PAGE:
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Article << Previous     |     Next >>   Contents Vol 10(3)

Anal cancers attributed to human papillomavirus are more common in areas in Victoria, Australia, with higher HIV notifications

Lenka A. Vodstrcil A B C , Jane Hocking C , Tim R. H. Read A B , Andrew E. Grulich D and Christopher K. Fairley A B E

A Melbourne Sexual Health Centre, Alfred Hospital, 580 Swanston Street, Carlton, Vic. 3053. Australia.
B Sexual Health Unit, School of Population Health, University of Melbourne, 580 Swanston Street, Carlton, Vic. 3053, Australia.
C Centre for Women’s Health, Gender and Society, School of Population Health, University of Melbourne, Level 3, 207 Bouverie Steet, Carlton South, Vic. 3053, Australia.
D Kirby Institute, University of New South Wales, Sydney, NSW 2052, Australia.
E Corresponding author. Email: cfairley@unimelb.edu.au

Sexual Health 10(3) 220-223 http://dx.doi.org/10.1071/SH12184
Submitted: 29 October 2012  Accepted: 11 January 2013   Published: 24 April 2013


 
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Abstract

Background: Anal cancer is more common in men who have sex with men with HIV. We aimed to determine if there was an association between anal squamous cell carcinoma (SCC) and HIV notifications in men in Victoria, Australia, at a population level. Methods: We calculated the male age-standardised incidence rates for anal SCC, brain cancer and colon cancer for each local government area (LGA) in Victoria from 1982 to 31 December 2010 using the Victorian Cancer Registry. Male HIV rates in each LGA were calculated using the Victorian HIV Registry. Results: There were 288 men diagnosed with anal SCC, 8793 with brain cancer and 23?938 with colon cancer in 57 LGAs. There were 3163 men notified with HIV during the same period in the same LGAs (range: 4–435 per LGA). There was a significant positive correlation (r = 0.45, P < 0.001, r2 = 0.20) between the age-standardised rate of anal SCC and the rate of HIV notifications in men in each LGA but no correlation between the male age-standardised rate of colon (Pearson’s r = –0.11, P = 0.40) or brain (r = –0.05, P = 0.71) cancers, and the rate of HIV. The rate of anal cancer was ~50% higher in LGAs with the highest HIV notification rate (incidence rate ratio = 1.47; 95% confidence interval: 1.10–1.97). Conclusions: At a population level, about one in five cases (r2 = 0.20) of anal SCCs in men are explained by the rate of HIV notifications in that LGA.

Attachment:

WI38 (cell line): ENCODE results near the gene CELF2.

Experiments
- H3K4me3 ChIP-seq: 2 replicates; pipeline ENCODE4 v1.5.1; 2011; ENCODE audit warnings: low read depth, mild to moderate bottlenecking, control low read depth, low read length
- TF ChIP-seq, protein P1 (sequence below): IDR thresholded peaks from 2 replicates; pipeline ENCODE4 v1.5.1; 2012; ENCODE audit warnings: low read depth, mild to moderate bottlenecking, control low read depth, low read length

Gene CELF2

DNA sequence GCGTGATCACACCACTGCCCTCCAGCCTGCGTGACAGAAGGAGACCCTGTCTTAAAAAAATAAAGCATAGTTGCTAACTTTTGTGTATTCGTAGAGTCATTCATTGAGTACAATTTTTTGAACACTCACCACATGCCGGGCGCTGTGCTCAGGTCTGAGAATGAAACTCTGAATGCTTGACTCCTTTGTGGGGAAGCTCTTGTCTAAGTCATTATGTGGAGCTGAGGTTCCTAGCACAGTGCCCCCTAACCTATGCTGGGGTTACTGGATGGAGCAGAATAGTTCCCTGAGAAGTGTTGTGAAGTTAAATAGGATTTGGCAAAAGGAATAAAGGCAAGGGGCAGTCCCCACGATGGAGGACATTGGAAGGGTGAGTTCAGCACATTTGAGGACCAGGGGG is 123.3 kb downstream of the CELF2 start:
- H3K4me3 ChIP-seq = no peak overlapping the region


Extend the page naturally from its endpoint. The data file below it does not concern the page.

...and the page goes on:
Additional keywords: epidemiology, men who have sex with men, squamous cell carcinoma.


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